A new report by the HEA (Higher Education Authority) published last month has highlighted the need for senior management in Higher Education Institutions (HEIs) to take on a leadership role in improving racial equality in higher education.

The survey, which was conducted in late 2020 and early 2021, allowed all staff in third level institutions – regardless of their ethnicity – to participate. However, the ethnic demographics of respondents broadly resembles that in CSO data of the general population.

72% of respondents defined themselves as White Irish, 17.5% described themselves as White Other Background, and 10% chose other ethnic backgrounds 1.7% of which were Asian, 1.4% Black African and the remainder chose the term Other.

In this case, the HEA has defined race equality as “equal representation, equal experiences, and equal outcomes of staff from minority ethnic groups”. Despite reports of positive collegiality among staff, the majority of respondents agreed that racial inequality exists in Irish Higher Education.

The survey results were grouped into 8 thematic areas: supporting diversity in staff, supporting diversity in student recruitment, making race and equality policies transparent, reporting mechanisms, awareness and training, fostering diversity in HEIs, leadership, and data collection.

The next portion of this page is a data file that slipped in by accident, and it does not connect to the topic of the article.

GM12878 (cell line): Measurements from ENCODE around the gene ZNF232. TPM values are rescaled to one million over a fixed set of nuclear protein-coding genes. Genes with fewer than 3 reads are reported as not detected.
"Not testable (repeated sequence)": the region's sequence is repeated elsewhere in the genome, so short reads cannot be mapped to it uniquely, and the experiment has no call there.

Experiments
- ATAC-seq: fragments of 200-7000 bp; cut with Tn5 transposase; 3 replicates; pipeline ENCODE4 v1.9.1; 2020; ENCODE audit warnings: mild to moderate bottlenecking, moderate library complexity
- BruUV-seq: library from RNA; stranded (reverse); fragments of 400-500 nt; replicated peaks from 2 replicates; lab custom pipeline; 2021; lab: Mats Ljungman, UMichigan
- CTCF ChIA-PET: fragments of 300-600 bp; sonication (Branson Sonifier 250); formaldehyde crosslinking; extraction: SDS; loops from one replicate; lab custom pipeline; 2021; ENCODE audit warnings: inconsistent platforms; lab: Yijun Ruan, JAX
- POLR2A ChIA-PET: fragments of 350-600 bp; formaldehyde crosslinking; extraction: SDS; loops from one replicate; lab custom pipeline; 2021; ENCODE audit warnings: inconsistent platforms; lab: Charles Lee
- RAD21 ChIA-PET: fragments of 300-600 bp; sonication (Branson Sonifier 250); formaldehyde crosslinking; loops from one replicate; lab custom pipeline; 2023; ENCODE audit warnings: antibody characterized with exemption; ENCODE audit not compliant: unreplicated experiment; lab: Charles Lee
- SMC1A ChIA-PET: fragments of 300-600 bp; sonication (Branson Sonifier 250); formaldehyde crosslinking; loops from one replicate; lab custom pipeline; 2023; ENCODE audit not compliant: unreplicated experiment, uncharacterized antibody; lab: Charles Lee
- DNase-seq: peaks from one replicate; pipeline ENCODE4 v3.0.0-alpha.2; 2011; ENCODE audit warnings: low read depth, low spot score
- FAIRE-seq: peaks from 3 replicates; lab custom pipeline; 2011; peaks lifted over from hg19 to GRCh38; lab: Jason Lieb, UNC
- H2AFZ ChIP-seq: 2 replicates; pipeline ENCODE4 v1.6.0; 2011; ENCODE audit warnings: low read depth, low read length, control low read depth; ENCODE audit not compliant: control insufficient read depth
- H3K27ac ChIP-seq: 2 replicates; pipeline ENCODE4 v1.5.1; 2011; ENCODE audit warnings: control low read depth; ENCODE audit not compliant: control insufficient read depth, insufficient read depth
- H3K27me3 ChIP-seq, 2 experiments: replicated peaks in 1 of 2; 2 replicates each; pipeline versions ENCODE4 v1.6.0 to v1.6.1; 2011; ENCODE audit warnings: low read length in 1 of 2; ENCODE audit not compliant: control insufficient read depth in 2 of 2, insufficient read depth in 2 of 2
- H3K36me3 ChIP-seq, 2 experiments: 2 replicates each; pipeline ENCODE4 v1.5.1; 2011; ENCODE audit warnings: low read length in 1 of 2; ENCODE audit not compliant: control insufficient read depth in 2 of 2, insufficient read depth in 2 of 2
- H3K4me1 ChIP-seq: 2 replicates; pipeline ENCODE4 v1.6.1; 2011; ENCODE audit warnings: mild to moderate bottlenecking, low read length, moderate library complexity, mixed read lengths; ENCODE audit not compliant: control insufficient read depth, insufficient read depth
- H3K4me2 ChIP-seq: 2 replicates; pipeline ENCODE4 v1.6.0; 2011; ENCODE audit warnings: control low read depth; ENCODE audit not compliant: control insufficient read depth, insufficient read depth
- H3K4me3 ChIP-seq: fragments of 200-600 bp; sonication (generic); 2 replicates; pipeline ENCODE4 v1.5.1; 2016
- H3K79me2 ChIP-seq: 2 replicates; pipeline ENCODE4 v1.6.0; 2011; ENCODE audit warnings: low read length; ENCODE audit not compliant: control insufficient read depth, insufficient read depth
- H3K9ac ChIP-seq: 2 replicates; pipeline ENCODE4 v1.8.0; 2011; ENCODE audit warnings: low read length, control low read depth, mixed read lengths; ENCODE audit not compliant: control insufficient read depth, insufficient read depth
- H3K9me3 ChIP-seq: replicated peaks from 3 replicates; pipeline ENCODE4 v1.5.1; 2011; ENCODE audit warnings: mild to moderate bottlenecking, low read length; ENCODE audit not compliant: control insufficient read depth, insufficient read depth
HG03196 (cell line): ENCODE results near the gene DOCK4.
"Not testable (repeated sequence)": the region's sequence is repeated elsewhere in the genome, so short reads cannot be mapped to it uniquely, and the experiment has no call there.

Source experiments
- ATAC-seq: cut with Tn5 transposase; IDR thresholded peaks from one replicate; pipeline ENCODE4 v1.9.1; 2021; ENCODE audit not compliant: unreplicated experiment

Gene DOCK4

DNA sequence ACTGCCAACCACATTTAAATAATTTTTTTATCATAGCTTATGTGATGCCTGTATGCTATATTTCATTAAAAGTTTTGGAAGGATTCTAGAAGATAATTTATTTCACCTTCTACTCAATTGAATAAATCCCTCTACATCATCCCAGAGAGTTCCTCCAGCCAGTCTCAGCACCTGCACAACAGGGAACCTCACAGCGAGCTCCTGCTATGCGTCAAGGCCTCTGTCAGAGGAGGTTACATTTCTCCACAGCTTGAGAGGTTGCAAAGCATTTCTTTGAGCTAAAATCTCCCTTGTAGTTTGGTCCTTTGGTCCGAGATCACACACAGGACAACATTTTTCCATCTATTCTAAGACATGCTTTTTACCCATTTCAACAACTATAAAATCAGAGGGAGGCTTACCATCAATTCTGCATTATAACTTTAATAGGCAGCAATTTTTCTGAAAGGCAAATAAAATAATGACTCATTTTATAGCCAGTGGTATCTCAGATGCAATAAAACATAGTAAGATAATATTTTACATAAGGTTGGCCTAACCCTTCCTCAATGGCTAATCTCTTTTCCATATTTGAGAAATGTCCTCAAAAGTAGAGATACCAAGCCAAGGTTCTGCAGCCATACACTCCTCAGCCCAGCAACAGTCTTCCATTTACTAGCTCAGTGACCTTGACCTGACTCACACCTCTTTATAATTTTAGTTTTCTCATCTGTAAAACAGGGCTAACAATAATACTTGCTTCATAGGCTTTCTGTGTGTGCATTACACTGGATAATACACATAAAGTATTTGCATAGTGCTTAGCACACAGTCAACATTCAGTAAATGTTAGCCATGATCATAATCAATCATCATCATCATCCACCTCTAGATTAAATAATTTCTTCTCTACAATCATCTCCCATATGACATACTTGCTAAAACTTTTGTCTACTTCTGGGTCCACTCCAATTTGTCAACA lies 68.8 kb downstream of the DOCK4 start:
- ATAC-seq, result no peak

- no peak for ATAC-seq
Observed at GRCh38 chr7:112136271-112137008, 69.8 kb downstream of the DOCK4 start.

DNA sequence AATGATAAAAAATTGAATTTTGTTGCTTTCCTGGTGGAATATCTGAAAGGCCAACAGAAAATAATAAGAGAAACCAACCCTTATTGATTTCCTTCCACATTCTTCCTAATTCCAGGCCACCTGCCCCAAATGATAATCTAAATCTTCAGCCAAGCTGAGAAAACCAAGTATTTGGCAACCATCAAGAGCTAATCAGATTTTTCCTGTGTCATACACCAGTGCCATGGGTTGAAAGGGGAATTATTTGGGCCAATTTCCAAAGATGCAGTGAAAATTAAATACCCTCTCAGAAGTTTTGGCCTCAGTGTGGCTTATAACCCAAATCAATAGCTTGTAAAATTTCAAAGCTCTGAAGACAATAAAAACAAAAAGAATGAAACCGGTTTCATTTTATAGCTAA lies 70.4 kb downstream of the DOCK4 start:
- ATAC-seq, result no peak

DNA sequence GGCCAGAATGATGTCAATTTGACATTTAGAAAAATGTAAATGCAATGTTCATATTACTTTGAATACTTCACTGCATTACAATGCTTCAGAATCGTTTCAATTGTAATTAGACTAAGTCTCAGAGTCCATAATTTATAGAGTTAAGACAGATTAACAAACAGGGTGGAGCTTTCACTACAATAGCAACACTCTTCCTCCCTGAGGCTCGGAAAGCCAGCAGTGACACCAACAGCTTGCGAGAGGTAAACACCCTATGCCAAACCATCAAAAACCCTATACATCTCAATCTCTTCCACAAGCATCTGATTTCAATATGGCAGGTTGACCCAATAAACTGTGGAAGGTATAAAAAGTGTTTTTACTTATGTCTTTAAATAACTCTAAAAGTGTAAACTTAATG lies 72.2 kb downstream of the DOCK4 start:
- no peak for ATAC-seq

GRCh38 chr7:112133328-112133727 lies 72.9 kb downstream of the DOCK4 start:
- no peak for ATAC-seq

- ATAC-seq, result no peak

The report revealed that less than 50% of respondents from minority ethnic backgrounds are on full-time contracts. 66% of Minority Ethnic Groups are earning less than €60,000 annually compared to 45% of White Irish and 58% of White Other. Furthermore, only 17% of respondents from Minority Ethnic Groups are earning more than €75,000 per year compared to 38% of White Irish and 25% of White Other.

All respondents reported that policies on race and ethnicity are less visible within broader equality policies such as the Dignity at Work and Mutual Respect policies and that there are more policies on gender than ethnicity. Every respondent described witnessing racial discrimination at some point, however, they were unaware of any effective guidelines to support reporting the discrimination that they saw.

Dr Lucy Michael, co-author of the report said that “recommendations made in this report are aimed at improving accountability, creating effective mechanisms for reporting, designing targeted programmes to address structural disadvantages, signposting and awareness.”

Additionally, Dr Ross Woods, Senior Manager of the HEA Centre of Excellence for Equality, Diversity and Inclusion said, “Now that we have an evidence base, the HEA can work with institutions to prevent rather than react to problems in this area and to keep pace with wider demographic changes in Irish society.”

Emma Hanrahan – Deputy News Editor